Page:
Wednesday, May 18, 2016

Around the Garden on April 8th, Part #9

 On April 8th the apple tree was in full bloom.  We now have a good crop of apples showing.  Pat pruned this fruit tree last year and there were very few apples.  This year will be an abundant crop.  My fruit trees do produce heavily every second year.
 There is going to be a good harvest of strawberries this year, also.  I must get to them before the birds get them.
 The rhubarb was looking promising, but it has now faded.  The shoots did not develop beyond the skinny, spindly stage.  I have never seen rhubarb that preforms as poorly as does mine.  It must need to develop a better root system.  I have not harvested any of it this year.  We will need to get rhubarb from the market if we are going to have that strawberry and rhubarb pie this year.
 The little rockery beside the strawberry patch is growing quite nicely.  The daphne is in bloom in the phote.  Behind the daphne are the strawberries and rhubarb.  The black pots in the background contain the new milkweed shoots I received from Dave 2 years ago.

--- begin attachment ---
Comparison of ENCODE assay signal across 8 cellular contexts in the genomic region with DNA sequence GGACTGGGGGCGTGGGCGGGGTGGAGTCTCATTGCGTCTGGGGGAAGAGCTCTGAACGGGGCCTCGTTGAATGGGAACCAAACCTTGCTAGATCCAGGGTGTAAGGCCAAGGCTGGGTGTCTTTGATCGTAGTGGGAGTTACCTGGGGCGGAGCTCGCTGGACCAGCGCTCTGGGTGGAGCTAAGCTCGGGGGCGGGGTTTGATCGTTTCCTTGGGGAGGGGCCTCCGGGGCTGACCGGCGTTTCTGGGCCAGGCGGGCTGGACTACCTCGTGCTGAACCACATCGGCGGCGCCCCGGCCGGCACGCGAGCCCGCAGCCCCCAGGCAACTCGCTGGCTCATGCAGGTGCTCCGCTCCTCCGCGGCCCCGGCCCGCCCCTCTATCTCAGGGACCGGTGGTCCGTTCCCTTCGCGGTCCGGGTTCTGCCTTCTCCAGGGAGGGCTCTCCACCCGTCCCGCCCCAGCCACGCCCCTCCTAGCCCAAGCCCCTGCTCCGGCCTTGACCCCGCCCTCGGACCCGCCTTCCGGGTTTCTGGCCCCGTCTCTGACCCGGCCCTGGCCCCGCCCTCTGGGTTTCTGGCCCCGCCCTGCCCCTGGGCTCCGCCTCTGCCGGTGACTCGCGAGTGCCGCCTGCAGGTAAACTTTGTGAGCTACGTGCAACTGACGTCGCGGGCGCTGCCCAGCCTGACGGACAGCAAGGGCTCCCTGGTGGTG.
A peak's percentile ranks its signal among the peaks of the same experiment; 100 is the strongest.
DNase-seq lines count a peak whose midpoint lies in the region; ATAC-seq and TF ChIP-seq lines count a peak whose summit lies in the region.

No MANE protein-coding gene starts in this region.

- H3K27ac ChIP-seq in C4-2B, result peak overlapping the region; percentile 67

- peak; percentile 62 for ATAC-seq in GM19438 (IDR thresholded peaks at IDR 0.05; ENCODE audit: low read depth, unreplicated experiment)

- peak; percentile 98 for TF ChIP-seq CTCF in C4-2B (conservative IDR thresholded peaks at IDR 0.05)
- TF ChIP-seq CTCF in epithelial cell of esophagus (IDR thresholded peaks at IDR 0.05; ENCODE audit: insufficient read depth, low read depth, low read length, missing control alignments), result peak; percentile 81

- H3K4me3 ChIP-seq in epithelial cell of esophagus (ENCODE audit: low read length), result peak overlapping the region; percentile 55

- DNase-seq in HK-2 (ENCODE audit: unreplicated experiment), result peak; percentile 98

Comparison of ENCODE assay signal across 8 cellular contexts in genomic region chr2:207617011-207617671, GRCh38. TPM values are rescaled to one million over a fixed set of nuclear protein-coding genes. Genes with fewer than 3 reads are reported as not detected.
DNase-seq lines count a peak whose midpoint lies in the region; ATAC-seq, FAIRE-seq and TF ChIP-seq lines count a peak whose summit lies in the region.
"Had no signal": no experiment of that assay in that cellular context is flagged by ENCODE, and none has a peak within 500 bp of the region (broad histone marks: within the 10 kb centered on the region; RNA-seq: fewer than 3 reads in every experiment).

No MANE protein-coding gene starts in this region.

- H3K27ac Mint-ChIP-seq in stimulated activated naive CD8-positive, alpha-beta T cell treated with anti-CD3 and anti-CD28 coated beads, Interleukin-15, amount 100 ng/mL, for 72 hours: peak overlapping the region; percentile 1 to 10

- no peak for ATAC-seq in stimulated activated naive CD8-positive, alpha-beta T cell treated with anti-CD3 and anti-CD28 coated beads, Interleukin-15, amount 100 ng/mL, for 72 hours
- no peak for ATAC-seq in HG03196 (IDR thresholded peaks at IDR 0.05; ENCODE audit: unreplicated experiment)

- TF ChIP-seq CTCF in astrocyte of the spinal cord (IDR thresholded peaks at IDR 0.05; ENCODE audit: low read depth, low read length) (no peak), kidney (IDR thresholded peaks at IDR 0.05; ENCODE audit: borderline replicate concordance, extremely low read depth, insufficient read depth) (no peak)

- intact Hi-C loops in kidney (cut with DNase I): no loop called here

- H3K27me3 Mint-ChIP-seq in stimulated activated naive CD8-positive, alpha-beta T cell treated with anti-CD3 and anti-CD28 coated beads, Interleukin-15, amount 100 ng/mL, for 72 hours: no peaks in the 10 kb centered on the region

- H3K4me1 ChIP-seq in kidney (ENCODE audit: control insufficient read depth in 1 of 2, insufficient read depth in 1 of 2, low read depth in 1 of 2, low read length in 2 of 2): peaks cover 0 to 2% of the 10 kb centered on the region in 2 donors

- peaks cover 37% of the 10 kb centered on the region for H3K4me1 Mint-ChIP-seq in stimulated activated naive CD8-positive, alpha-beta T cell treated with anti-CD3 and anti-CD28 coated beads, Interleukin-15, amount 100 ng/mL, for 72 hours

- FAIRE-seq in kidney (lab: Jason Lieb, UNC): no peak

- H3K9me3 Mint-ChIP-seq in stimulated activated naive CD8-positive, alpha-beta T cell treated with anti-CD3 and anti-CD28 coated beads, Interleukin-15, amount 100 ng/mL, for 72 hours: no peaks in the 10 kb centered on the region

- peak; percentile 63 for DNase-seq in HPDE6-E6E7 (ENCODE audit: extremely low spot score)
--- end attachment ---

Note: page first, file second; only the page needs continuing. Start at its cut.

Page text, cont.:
The scleronthus uniflorus, that looks like a moss, is spreading quite nicely on the gravel.
 The back corner of the garden shows the herb patch, some of the tall bearded iris, and a small cedar.  Behind the cedar there is one of the neighbors fences in the red color and the other one in the diamond shaped pattern.  It makes an interesting mix of patterns and colors.  The tall herb is the rosemary that I should clip back soon.  The sage is to the left of the rosemary and some of the oregano on lower left of the photo.  There is a lovely clematis twining around the herbs and climbing up the big cedar hedge, all in a dark wine color.  Its a very interesting hidden corner of my garden.
This is the big milkweed plant in a big black pot.  According to Dave, these milkweeds will take 3 years to become established.  This shoot is now tall with bluish felty leaves.  I have another one in another big pot that is still tiny.  I had germinated quite a few of the seeds he sent to me, and transplanted them directly to the garden in various spots.  I hope I have some more of them growing.  They are slow to start in the spring.  The monarch butterflies need this particular kind of milkweed for the larvae to feed upon.  The adults can feed on other nectar flowers.  I purchased an Asclepias tuberosa milkweed plant from Cannor nursery two years ago and it is growing in the cutting garden now also.  It also is slow to show in the Spring.  This is a good site that shows how to start milkweed plants:   On June 17th there is a discussion and demonstration on monarch butterflies at the Royal B.C. Museum, where I hope I can get more plants or seeds.  

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